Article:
We had our SDA appointment last Wednesday at 3:00 PM. The SDA building is about a 15 min. walk from our apartment. Dima, part of Oleg’s facilitator team, took the subway and met us at our apartment. From there, we walked together to the SDA.
Kiev is split by the Dnieper river. In this area, the land rises up from the river to a hill. On the top of this hill on the edge of it, you will find the SDA building. Right next door to the SDA building is St. Andrew’s church, built in the 1700’s.
If you go up the stairs of the church, seen in the picture, there is a portico that completely surrounds it. From here, there is a panoramic view of the lower parts of Kiev.
In this picture of Mark, the SDA building is the first building behind him.
This is the view that Mark is looking at. It is a very old street that in the olden days used to connect the poor areas in the lower city to the rich areas on the hill. Every year on the birthday of Kiev this street has a fair with many people coming to celebrate their heritage.
Here we are in front of the SDA building. There is a famous sculpture here from a Ukrainian tale.
The main entrance is in the center of the building when looking from the front. You never use that entrance when going there for adoption stuff.
The entrance we PAP’s and facilitators use is on the left side of the building, nearest the church next door. This is where the famous iron gate is. Thursday morning I visited to see the lines, but there weren’t any. I wasn’t expecting one anyway as Dima had told me the day before that there are no lines on Thursday, which is the day for older kids. That is a sad commentary on adoption. This morning I only saw a small group of facilitators talking. One of the ladies was holding a dossier.
When you go in that side door, immediately to your left is an L-shaped staircase that goes upstairs. This is the famous staircase where you will wait to be called for your appointment. In this picture, Dima is looking at The Bulletin Board, where all notices are posted for the facilitators to see. Your SDA appointment was or will be on this board.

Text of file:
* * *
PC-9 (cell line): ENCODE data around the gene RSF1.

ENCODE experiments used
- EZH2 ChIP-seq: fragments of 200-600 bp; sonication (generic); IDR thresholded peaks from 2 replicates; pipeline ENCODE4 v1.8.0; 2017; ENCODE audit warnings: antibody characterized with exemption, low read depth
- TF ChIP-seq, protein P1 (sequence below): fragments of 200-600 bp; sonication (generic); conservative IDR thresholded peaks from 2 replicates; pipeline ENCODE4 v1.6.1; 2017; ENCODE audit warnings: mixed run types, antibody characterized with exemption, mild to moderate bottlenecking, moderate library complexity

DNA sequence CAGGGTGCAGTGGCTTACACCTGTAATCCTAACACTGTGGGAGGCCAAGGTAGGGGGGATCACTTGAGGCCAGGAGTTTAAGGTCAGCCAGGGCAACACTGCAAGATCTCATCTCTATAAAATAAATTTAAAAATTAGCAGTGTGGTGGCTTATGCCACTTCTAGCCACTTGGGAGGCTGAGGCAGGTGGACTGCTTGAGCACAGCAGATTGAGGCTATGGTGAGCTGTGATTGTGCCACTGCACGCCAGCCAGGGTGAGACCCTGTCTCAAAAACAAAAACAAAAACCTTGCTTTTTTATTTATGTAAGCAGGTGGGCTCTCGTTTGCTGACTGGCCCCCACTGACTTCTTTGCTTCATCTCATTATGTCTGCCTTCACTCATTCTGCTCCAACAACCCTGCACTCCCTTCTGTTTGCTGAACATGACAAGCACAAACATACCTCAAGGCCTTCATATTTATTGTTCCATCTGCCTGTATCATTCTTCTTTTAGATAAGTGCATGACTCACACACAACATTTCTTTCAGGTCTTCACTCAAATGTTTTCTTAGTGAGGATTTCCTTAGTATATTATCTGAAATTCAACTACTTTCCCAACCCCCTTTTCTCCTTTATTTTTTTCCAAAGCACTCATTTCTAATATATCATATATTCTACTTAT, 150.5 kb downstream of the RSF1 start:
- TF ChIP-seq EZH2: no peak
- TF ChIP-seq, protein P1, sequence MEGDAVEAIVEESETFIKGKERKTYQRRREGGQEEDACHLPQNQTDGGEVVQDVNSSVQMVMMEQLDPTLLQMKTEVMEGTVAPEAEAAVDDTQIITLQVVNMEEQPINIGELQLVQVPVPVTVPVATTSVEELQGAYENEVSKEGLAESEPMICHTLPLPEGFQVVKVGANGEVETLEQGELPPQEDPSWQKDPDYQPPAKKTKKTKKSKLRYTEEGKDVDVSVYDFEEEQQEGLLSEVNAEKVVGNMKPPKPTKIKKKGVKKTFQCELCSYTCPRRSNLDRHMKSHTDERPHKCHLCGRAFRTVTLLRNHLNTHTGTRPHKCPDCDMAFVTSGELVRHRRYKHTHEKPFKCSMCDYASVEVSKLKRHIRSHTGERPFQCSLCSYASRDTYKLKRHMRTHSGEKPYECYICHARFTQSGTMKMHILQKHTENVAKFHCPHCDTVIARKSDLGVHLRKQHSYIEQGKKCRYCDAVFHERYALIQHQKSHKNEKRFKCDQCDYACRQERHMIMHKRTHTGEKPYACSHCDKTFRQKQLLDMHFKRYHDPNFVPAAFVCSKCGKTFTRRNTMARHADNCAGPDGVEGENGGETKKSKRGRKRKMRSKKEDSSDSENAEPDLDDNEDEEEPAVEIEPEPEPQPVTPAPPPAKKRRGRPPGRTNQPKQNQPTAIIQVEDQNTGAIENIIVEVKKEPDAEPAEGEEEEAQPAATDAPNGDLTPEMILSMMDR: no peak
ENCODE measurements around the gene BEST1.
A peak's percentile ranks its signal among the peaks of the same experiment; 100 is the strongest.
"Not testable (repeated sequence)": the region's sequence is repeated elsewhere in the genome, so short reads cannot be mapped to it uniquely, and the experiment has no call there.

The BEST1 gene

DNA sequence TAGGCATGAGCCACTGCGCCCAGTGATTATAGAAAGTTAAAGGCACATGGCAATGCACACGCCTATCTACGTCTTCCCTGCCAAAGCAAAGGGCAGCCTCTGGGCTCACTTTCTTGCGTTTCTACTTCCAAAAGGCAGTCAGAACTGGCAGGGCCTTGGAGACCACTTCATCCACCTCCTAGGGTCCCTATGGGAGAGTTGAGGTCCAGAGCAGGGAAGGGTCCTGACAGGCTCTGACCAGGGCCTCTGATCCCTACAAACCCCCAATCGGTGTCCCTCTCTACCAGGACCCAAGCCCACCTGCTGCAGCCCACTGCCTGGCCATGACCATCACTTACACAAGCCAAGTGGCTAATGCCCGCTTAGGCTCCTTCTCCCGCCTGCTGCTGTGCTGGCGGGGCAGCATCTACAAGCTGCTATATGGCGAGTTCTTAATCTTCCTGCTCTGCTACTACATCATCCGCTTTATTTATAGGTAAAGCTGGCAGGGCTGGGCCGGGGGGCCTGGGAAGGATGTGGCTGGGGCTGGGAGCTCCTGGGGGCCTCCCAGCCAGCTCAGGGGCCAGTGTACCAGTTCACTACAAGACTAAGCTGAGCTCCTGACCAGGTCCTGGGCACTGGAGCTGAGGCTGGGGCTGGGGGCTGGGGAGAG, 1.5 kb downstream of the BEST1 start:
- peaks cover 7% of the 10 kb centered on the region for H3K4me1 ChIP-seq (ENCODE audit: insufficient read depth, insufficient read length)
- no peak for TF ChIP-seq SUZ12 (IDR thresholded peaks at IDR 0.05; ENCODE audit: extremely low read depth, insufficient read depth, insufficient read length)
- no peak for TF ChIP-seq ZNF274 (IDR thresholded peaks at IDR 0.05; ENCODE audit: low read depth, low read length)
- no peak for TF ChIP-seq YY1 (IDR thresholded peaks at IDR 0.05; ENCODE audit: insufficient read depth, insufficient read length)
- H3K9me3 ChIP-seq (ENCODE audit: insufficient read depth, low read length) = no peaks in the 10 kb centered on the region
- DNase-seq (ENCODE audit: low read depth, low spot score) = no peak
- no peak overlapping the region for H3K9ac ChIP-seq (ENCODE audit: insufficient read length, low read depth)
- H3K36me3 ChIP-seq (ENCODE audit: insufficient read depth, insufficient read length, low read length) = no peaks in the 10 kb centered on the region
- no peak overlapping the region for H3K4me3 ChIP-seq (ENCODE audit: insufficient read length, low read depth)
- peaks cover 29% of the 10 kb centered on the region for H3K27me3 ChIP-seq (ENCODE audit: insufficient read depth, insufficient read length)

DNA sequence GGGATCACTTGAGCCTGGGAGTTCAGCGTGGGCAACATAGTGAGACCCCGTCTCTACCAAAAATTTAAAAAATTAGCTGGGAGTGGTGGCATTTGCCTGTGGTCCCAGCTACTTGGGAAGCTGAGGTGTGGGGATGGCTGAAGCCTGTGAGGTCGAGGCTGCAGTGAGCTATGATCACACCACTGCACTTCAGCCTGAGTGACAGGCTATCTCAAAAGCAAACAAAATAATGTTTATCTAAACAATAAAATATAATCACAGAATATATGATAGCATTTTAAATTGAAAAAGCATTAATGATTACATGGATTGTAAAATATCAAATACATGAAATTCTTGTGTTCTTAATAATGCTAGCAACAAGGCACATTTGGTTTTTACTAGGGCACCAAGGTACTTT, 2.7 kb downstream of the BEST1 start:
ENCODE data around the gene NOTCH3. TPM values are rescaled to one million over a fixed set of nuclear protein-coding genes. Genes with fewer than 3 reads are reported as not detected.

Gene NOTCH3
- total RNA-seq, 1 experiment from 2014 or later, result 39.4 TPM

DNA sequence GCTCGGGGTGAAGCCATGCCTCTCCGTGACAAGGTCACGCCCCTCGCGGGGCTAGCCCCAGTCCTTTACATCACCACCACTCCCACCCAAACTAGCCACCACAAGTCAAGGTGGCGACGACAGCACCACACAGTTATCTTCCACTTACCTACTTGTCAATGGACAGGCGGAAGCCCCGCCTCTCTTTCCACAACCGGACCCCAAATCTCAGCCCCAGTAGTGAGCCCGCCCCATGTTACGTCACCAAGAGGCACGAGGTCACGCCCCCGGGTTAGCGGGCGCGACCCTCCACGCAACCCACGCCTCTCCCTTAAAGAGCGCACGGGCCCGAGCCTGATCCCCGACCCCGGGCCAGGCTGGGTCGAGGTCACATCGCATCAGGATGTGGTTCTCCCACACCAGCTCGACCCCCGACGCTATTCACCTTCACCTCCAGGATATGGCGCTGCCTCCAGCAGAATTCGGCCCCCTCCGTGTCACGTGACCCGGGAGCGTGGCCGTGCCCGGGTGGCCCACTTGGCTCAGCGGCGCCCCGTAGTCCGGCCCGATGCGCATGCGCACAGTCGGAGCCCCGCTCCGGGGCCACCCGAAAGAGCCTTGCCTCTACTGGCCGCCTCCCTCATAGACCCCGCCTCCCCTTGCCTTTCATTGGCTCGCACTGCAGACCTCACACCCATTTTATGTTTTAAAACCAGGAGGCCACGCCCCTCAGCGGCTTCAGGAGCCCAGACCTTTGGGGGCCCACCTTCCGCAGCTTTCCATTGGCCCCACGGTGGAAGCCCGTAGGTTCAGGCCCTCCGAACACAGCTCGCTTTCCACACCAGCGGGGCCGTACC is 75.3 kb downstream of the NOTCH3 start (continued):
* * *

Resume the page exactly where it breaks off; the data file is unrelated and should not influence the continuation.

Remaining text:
On this day, Dima was reading about new rules that will take effect on Dec. 1 regarding 2nd appointments. Under the new rule, the Power of Attorney that facilitators have will not be sufficient in asking for the 2nd appointment. The family must petition in person, and the SDA will take up to 10 days to respond with their answer. Constantly the SDA is making it more and more difficult for foreigners to adopt from Ukraine.
Here are Mark and Nancy at the bottom of the stairs. We didn't have our appointment upstairs. The doorway directly behind them goes through a small office where a security guard is stationed. A couple of feet past that is a couch in the hallway and a door to a room on the right where we had our appointment. There was an American couple sitting on the couch waiting for something. We could read their faces that things were not good for them but we never did talk to them. The room I mentioned is where we were led and had a table and an L-shaped leather couch where we sat. The lady and Dima sat at the table.
The lady official met with Nancy, Mark, and I plus Dima as our interpreter. Because we had petitioned for specific children, she had only a single red binder with papers about the children. She started out by asking us to tell her about ourselves. Then she asked why we wanted to adopt. She singled out Mark and asked him specifically why he wanted to. Then she asked us how we knew about Sergey and Valya. Satisfed with our answers, she pulled out two datasheets with the childrens' information on it, including small scanned images of them that were about 5 years old. She asked us if these were the children. The pictures were old and the kids looked much different then, but we assured her that they were the ones. Regarding Valya, she told us that she had 3 brothers and one sister, which we already knew. She mentioned that the information about them was upstairs and she did not have it with her there. Finally, she just said that she would be giving us referrals for all of the children and we would have to sort out the situation in-region. It's not the way we expected it to go but we accepted it. As we were leaving, she asked Mark directly if he was happy, and he said he was. She was very pleasant and smiled the whole time. It lasted no more than 10 min. and that was that.
When we exited the building I met a men who asked if we were Americans. He was from Seattle. He and his wife were there for their 2nd appointment. At their first appointment, they were only shown files of disabled children. They are trying to adopt a young child. You've seen my earlier post about the number of young healthy children available for adoption by foreigners and this graph so it is no surprise. They had declined all of the files at their first appointment and were hoping to see healthier children this time. The stories are real, it is very difficult to adopt a very young child with no disabilities in Ukraine.
Here’s a picture of Dima and Oleg. There are many good facilitators in Ukraine. Oleg is one of the best. If you are looking for a facilitator you can visit his website here.
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